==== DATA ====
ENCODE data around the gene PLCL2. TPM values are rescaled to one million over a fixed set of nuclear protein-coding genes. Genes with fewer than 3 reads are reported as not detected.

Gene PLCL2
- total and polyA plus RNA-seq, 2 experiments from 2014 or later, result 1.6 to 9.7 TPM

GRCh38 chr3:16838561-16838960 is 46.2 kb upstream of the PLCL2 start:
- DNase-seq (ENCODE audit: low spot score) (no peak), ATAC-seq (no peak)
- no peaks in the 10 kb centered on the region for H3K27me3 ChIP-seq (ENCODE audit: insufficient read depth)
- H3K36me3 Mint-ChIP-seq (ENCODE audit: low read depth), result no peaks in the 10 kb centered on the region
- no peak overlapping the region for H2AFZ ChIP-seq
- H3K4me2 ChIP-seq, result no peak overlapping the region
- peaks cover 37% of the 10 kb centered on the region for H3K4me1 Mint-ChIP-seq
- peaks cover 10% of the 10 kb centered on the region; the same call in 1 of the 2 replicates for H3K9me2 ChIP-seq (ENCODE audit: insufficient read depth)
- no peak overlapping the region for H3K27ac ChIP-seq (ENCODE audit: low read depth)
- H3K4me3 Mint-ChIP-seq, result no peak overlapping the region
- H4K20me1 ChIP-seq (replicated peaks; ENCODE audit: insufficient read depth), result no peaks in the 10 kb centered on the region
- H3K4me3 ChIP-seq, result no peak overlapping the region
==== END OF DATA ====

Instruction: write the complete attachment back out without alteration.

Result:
ENCODE data around the gene PLCL2. TPM values are rescaled to one million over a fixed set of nuclear protein-coding genes. Genes with fewer than 3 reads are reported as not detected.

Gene PLCL2
- total and polyA plus RNA-seq, 2 experiments from 2014 or later, result 1.6 to 9.7 TPM

GRCh38 chr3:16838561-16838960 is 46.2 kb upstream of the PLCL2 start:
- DNase-seq (ENCODE audit: low spot score) (no peak), ATAC-seq (no peak)
- no peaks in the 10 kb centered on the region for H3K27me3 ChIP-seq (ENCODE audit: insufficient read depth)
- H3K36me3 Mint-ChIP-seq (ENCODE audit: low read depth), result no peaks in the 10 kb centered on the region
- no peak overlapping the region for H2AFZ ChIP-seq
- H3K4me2 ChIP-seq, result no peak overlapping the region
- peaks cover 37% of the 10 kb centered on the region for H3K4me1 Mint-ChIP-seq
- peaks cover 10% of the 10 kb centered on the region; the same call in 1 of the 2 replicates for H3K9me2 ChIP-seq (ENCODE audit: insufficient read depth)
- no peak overlapping the region for H3K27ac ChIP-seq (ENCODE audit: low read depth)
- H3K4me3 Mint-ChIP-seq, result no peak overlapping the region
- H4K20me1 ChIP-seq (replicated peaks; ENCODE audit: insufficient read depth), result no peaks in the 10 kb centered on the region
- H3K4me3 ChIP-seq, result no peak overlapping the region